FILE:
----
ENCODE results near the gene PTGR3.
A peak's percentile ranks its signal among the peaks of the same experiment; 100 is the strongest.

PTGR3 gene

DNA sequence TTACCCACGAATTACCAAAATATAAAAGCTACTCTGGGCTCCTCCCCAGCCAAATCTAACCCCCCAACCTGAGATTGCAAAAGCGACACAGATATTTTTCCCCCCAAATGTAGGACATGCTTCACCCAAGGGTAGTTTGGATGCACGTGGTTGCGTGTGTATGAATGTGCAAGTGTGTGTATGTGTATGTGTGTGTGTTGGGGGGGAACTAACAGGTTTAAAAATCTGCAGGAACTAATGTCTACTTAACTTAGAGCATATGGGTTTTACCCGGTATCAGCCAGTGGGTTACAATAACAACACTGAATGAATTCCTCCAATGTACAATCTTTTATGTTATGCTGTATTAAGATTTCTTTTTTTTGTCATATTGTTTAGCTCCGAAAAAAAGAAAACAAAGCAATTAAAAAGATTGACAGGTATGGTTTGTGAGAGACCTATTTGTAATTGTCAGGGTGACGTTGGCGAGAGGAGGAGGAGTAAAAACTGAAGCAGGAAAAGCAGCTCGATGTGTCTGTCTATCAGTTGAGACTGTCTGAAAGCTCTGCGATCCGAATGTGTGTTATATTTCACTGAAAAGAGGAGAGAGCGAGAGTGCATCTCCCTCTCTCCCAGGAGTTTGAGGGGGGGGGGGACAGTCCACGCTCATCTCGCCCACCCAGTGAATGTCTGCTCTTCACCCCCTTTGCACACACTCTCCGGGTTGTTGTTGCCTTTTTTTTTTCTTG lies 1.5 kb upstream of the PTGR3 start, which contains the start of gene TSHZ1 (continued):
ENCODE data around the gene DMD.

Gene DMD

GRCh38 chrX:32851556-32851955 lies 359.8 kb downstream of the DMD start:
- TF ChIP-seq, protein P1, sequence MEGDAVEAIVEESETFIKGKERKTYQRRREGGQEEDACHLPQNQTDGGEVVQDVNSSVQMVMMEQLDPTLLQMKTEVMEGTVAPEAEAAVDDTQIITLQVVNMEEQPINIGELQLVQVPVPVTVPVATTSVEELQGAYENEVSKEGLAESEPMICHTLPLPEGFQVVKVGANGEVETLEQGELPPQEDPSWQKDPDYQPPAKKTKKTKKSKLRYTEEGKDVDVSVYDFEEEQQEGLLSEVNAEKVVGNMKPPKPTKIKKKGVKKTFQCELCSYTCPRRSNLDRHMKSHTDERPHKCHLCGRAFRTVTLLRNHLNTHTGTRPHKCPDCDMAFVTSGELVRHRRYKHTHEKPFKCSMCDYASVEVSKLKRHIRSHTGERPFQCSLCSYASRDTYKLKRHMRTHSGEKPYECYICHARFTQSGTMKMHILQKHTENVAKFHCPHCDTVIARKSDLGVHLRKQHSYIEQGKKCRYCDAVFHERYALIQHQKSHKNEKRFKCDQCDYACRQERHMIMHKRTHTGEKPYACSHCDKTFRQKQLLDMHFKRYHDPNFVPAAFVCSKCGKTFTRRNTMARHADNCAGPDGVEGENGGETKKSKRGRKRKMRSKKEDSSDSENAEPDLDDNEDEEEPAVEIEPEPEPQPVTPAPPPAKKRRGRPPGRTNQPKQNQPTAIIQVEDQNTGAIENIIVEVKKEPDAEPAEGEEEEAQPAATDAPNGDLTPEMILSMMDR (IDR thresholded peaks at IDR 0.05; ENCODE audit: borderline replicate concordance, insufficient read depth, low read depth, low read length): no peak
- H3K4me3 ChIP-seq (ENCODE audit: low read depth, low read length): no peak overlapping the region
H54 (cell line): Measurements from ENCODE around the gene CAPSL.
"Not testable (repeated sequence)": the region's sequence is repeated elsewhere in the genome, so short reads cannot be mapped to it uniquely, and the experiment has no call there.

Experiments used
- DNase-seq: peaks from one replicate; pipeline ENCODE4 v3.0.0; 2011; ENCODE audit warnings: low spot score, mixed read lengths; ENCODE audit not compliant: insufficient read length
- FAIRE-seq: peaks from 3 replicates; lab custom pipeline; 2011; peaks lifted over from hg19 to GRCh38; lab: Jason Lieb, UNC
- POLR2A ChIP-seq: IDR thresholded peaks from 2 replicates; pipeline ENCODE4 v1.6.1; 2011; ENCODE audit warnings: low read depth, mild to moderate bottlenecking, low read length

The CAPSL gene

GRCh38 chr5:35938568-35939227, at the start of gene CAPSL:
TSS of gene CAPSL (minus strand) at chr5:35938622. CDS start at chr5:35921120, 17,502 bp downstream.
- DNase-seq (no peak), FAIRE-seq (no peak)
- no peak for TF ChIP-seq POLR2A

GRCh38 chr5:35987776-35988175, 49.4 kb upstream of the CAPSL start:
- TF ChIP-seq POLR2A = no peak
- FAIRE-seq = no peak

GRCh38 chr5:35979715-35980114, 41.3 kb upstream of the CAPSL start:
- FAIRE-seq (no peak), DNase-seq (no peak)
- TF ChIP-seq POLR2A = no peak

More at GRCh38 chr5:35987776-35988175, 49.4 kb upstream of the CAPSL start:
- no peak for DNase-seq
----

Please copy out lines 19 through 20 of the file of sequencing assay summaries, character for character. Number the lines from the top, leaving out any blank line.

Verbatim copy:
- DNase-seq (no peak), FAIRE-seq (no peak)
- no peak for TF ChIP-seq POLR2A